Miami was selected as the top seed for the 64-team Division I college baseball tournament Monday, while two-time defending champion Oregon State was left out of the field.
The Hurricanes (47-8), who won the Atlantic Coast Conference tournament for the first time, will host one of 16 four-team, double-elimination regionals that begin Friday. Miami, making its 36th straight tournament appearance to extend its NCAA record, was ranked No. 1 in various polls for the majority of the season and opens up against Bethune-Cookman (36-20).
Being the top seed hasn't necessarily guaranteed tournament success, as the only No. 1 to win the College World Series was the 1999 Hurricanes.
The other national seeds, in order, are: North Carolina (46-12), Arizona State (45-11), Florida State (48-10), Cal State Fullerton (37-19), Rice (42-13), LSU (43-16-1) and Georgia (35-21-1).
The winners of each regional will advance to the super regionals, played June 6-9. The eight winners of the super regionals will play in the College World Series, which starts June 14 in Omaha, Neb.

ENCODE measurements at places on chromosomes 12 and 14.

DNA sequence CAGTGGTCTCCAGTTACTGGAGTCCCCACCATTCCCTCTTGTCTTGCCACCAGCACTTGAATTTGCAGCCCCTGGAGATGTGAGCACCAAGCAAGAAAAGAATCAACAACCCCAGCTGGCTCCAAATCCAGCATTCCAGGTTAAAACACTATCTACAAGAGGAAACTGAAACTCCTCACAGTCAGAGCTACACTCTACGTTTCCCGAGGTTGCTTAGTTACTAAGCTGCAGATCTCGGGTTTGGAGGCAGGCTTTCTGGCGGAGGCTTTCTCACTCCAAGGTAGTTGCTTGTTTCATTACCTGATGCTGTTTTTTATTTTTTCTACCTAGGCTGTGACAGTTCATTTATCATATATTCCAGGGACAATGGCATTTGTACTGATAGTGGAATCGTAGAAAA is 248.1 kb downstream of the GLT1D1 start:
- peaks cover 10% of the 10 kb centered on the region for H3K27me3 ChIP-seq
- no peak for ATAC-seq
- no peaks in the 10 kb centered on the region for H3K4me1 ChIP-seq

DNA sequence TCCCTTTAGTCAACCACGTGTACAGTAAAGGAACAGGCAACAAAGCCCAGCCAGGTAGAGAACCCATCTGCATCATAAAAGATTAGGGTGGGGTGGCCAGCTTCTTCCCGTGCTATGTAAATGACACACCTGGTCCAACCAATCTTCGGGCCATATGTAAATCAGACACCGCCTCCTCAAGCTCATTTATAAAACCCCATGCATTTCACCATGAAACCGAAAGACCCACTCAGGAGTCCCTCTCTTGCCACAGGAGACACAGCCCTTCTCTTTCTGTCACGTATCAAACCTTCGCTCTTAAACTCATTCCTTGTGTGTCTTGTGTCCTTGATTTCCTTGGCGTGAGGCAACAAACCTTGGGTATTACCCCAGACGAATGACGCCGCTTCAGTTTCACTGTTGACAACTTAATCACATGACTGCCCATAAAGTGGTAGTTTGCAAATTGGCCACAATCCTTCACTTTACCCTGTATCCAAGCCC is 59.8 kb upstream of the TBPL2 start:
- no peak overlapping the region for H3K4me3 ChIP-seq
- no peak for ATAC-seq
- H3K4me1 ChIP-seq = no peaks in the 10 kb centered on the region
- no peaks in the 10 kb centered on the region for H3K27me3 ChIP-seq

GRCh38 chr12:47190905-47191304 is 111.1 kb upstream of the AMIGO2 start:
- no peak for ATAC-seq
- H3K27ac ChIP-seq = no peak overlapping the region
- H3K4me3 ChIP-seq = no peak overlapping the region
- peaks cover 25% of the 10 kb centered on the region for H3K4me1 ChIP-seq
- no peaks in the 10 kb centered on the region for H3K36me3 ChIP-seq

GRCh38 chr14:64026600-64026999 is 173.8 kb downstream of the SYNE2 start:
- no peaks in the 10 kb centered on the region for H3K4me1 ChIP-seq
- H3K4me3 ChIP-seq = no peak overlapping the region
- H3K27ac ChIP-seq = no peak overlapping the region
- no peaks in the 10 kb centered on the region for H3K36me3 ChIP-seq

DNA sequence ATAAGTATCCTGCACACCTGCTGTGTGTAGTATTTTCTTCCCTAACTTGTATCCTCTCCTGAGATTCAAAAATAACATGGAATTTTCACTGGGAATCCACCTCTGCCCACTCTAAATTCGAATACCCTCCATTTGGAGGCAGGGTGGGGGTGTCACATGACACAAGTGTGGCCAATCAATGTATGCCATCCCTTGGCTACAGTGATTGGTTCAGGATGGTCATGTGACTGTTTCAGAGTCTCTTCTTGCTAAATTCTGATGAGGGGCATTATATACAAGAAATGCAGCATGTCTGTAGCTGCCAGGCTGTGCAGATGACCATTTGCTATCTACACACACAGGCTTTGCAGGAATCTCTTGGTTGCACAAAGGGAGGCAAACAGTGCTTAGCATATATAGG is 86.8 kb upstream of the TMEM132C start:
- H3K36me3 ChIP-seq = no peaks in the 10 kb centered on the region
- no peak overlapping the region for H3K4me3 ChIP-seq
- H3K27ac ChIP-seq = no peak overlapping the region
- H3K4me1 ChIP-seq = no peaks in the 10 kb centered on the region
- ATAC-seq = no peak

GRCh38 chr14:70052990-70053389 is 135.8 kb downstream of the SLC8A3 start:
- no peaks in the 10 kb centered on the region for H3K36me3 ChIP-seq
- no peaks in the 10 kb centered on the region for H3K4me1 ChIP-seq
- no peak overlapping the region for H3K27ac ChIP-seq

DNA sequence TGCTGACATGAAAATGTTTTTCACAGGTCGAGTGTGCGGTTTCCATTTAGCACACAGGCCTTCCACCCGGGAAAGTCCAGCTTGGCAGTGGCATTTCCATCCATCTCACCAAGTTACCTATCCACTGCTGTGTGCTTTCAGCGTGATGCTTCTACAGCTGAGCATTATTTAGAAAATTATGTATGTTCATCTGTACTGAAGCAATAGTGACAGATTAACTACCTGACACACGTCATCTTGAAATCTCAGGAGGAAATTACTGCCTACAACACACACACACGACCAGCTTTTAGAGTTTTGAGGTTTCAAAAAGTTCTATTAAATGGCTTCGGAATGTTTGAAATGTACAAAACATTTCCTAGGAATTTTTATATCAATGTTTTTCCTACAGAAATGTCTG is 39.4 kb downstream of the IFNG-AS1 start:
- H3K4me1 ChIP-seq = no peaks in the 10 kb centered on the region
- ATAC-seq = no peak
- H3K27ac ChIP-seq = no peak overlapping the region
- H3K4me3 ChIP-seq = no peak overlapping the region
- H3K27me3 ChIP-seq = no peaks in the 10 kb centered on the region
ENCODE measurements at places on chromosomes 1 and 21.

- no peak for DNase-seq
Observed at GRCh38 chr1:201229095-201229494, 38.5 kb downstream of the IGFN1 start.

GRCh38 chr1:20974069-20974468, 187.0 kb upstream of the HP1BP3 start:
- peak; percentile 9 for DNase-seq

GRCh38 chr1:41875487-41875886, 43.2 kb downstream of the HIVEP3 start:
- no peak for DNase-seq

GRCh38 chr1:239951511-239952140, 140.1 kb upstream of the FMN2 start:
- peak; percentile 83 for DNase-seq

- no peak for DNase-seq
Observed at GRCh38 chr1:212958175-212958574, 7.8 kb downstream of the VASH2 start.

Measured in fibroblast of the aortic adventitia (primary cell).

Oregon State (28-24) did not receive an at-large bid, despite having five series wins against teams in the 64-team field, including Arizona, Arizona State and Georgia. The Beavers will not have a chance to join Southern California (1970-74) as the only schools to win three straight titles.
The Southeastern Conference led the tournament field with nine berths, tying its own NCAA record set in 2004 and matched in 2005: Alabama, Arkansas, Florida, Georgia, Kentucky, LSU, Ole Miss, South Carolina and Vanderbilt.
The ACC (Florida State, Georgia Tech, Miami, North Carolina, North Carolina State and Virginia) and Big 12 (Missouri, Nebraska, Oklahoma, Oklahoma State, Texas and Texas A&M) each had six teams selected.
UC Davis, Dallas Baptist, Lipscomb and Mount St. Mary's are in the tournament for the first time, while Columbia is in the field for the first time since 1976. Dallas Baptist is the first independent other than Miami to be selected to tournament since Cal State Northridge in 1992.